Love.

One of our value words is “love.” Love for what you do, love for yourself, love for your team mates. We teach the definition to our kids as, “the feeling you have about the people or things you care about,” but the kids always have better answers.  With our Tiny, Mini and EDC teams we take each day during their summer intensive lunch hours to go through all our studio values, discuss them, come up with examples, etc. Love is one of my favorites to talk about with them.

For example: this time of year is about the time that our dancers who are together almost every single day are starting to get a little sick of each other. They start to be a little bit snippy, a little bit agitated, and a little bit critical of each other. BUT, mess with one of their friends, and you’ll have 13 other pre-teen and teenage girls chomping at the bit to protect and defend her. IMG_5892.JPGThey have built a lot of trust, seen a lot of good, seen a lot of bad, and learned about each other in a way that few other after-school activities facilitate.

They also start to exhibit such a healthy, strong love for themselves. Not in a conceited way (at least not always…), but in a self-confident way. They feel stronger after a year of dancing together; they can do tricks and perform skills they were not able to a year ago. They love the way dance makes them feel and the way their teachers pour their energy into their passion.

As all of us, teachers, dancers, parents, siblings, start to get a little worn down this time of year, I’m happy we all have love to fall back on.  Interested in starting your dance journey with us? Our summer session starts June 19th! Click here for a free trial coupon.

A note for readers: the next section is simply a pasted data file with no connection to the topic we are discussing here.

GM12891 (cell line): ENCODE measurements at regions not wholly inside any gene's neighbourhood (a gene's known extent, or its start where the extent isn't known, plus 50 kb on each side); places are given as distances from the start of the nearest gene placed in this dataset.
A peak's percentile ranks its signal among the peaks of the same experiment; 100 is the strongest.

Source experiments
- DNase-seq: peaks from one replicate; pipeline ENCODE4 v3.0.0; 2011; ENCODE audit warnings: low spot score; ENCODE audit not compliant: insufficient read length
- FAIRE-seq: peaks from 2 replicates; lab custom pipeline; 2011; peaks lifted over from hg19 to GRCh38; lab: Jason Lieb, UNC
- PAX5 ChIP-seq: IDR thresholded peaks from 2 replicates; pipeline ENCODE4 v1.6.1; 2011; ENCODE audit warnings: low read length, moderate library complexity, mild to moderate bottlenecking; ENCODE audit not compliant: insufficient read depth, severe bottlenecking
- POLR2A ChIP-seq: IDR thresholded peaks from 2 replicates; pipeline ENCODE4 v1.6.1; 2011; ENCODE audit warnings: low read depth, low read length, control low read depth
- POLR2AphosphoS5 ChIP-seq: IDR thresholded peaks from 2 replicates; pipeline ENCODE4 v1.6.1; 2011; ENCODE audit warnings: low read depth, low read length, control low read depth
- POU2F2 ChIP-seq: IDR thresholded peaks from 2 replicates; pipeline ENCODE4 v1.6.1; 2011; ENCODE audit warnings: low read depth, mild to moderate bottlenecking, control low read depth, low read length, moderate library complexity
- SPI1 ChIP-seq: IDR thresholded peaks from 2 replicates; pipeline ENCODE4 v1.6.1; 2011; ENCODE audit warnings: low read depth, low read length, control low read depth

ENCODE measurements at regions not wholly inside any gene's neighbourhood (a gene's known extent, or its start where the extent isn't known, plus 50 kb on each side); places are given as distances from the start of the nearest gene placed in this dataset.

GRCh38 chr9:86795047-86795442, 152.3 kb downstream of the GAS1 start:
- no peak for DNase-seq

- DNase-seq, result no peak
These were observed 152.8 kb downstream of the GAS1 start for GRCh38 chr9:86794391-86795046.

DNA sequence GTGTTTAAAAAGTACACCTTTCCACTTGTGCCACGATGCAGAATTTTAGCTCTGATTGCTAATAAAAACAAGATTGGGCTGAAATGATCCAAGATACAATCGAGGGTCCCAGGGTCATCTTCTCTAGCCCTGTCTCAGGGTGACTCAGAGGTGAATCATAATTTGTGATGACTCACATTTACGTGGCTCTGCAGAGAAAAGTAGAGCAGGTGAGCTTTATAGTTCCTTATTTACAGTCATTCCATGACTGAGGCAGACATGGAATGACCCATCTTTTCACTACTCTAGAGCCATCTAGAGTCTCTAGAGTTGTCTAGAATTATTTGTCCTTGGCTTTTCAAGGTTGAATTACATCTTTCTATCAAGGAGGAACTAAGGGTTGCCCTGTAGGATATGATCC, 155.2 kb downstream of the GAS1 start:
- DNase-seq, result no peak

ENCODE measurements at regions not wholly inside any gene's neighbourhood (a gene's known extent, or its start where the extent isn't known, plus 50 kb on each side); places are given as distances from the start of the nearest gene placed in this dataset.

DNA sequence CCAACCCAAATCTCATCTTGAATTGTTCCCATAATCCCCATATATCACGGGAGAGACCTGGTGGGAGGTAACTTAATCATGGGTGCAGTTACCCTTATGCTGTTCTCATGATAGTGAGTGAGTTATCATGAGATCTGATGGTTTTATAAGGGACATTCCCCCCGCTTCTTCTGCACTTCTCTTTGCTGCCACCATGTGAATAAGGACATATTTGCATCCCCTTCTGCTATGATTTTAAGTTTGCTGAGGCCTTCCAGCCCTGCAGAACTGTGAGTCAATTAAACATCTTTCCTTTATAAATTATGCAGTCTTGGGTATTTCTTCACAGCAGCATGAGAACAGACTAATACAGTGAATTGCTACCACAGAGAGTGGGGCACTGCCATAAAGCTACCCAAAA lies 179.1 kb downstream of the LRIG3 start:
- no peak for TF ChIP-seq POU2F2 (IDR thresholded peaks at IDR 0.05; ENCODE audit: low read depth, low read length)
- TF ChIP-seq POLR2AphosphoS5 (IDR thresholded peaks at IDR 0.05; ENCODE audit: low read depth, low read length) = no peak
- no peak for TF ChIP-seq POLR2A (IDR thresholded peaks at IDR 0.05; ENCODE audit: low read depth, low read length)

The Possibilities are Endless

With recital coming up, we dance teachers are doing lots… and lots… and LOTS of choreography. Sometimes, creatively, we just aren’t ready. Sometimes, we look up and realize that all 15 of our dances kind of look the same. Sometimes, we get stuck and just can’t seem to finish a piece, even though the deadline is, well, now.

In those moments, I, as a choreographer and teacher, have to remind myself that the possibilities are endless. Let’s take a look at it from a mathematical perspective. Even for pre-school ballet choreography, they should at least have 4 ballet skills they can use. Let’s say they have learned a tendu, a plié, a passé and a ron de jambe.  The mathematical concept of permutations tells us that 4x3x2x1= 24 options for just those 4 movements. That’s 24 different ways we, as instructors, can use movement formulaically to create choreography. lex pic 4

Now, for the days I am not feeling creative, formulaic is fine. It’s bread and butter, it’s easy, it still works and still teaches movement. Let’s imagine a day where I AM feeling the music, feeling creative, loving levels, floor-work, and moving in a way that may not be a straightforward skill the dancers already know. Can you imagine the infinite possibilities to make the choreography look unique? Unique to that moment, that song, those dancers?

This is a lesson that dance teaches me over and over as a choreographer. In life, in relationships in your career: When you are feeling stuck, search for the pattern. There is a list, a structure, that you can follow, if you think it through. When you are feeling bold and creative, go for it. The possibilities are endless.

Practice Makes Perfect… Right?

Our 13th annual recital is coming up on June 10th; preparations are in full swing! Costumes and recital notes are all set to go out the first 2 weeks of May, and choreography is wrapping up to give dancers plenty of time to clean and perfect their dances. I’m not going to lie… my brain might explode soon from all the admin work! But, it’s all worth it to see our dancers, from little bitties up to graduating seniors, take the stage with confidence, grace and personality.